The brothers Vinnie Paul (drums), and Diamond Darrell (guitar)—known by his stage name “Dimebag”—formed the American heavy metal group Pantera in the Texas city of Arlington in 1981. Vinnie Paul, Dimebag Darrell, vocalist Phil Anselmo, and bassist Rex Brown are their most well-known lineup. Pantera, along with bands like Testament, Sepultura, and Machine Head, are recognized for their contributions to the second wave of the thrash metal movement from the late 1980s to the first half of the 1990s, in addition to their development and popularization of the groove metal subgenre.

They are regarded as one of the most important bands in the history of Heavy Metal, selling about 20 million records worldwide and receiving four Grammy Award nominations.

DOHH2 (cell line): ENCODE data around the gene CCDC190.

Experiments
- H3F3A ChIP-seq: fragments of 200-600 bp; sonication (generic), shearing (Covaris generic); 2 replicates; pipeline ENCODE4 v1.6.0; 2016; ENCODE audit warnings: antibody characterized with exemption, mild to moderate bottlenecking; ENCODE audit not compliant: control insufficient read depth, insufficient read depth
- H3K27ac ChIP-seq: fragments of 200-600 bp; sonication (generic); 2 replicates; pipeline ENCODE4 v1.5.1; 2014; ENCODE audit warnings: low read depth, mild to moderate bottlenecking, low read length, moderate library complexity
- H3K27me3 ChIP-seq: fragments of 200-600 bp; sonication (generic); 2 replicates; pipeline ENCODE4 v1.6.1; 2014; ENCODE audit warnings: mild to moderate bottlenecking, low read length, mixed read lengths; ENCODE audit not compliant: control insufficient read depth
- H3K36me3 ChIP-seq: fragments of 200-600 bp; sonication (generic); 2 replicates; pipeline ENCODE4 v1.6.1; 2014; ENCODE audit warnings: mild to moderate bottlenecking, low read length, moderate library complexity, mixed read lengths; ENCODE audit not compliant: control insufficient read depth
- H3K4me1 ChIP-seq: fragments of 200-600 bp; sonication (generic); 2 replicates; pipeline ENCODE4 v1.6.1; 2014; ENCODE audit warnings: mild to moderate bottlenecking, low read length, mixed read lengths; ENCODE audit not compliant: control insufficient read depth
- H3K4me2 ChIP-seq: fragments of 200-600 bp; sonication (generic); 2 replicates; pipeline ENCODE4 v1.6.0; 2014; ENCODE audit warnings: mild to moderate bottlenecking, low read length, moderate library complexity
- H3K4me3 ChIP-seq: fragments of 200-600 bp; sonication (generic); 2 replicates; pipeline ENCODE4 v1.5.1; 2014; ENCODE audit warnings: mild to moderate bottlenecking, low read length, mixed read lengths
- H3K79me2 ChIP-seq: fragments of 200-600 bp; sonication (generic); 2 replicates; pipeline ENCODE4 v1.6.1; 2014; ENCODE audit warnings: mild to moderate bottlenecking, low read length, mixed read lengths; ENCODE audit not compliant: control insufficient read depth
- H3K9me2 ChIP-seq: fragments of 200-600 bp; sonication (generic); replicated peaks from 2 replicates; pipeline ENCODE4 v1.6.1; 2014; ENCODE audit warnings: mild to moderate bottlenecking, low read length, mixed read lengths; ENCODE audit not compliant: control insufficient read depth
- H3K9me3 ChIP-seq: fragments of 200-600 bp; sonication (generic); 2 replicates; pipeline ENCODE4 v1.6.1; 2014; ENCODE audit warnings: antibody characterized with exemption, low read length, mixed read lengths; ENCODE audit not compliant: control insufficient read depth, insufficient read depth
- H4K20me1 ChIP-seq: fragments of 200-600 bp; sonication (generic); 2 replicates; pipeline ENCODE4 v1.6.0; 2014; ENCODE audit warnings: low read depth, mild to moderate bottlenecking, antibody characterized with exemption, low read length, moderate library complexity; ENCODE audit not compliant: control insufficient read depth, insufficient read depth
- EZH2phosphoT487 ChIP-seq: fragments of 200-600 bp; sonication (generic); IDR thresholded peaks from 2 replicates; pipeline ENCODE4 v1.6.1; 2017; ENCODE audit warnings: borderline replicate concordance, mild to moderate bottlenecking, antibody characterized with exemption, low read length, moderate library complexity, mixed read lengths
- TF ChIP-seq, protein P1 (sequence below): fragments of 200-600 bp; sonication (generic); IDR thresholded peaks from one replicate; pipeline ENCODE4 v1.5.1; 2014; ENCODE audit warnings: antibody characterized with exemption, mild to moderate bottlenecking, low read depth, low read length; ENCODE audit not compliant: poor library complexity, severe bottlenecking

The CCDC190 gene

With founding member Terry Glaze as the lead singer, Pantera started as a Glam metal band, first producing three albums in the middle of the 1980s. The band members replaced Glaze with Anselmo in 1987 in search of a new, stronger sound, and in 1988 they released “Power Metal”. The next year, the band signed a record deal with Atco Records.
Pantera helped establish the Groove Metal subgenre with their fifth album, 1990’s “Cowboys from Hell,” and their eighth album, Vulgar Display of Power, featured an even heavier sound. The Billboard charts saw Far Beyond Driven (1994) debut at number one.

Tensions began to arise between the band members when Anselmo became addicted to heroin in 1995; he nearly died of an overdose in 1996. These tensions resulted in the recording sessions for “The Great Southern Trendkill” (1996) being held separately. The tension continued for another seven years, during which only one studio album, “Reinventing the Steel” (2000), was recorded. Pantera paused in 2001 but was disbanded by the Abbott brothers in 2003 amid communication problems and their conclusion that Anselmo no longer wanted to remain in the band.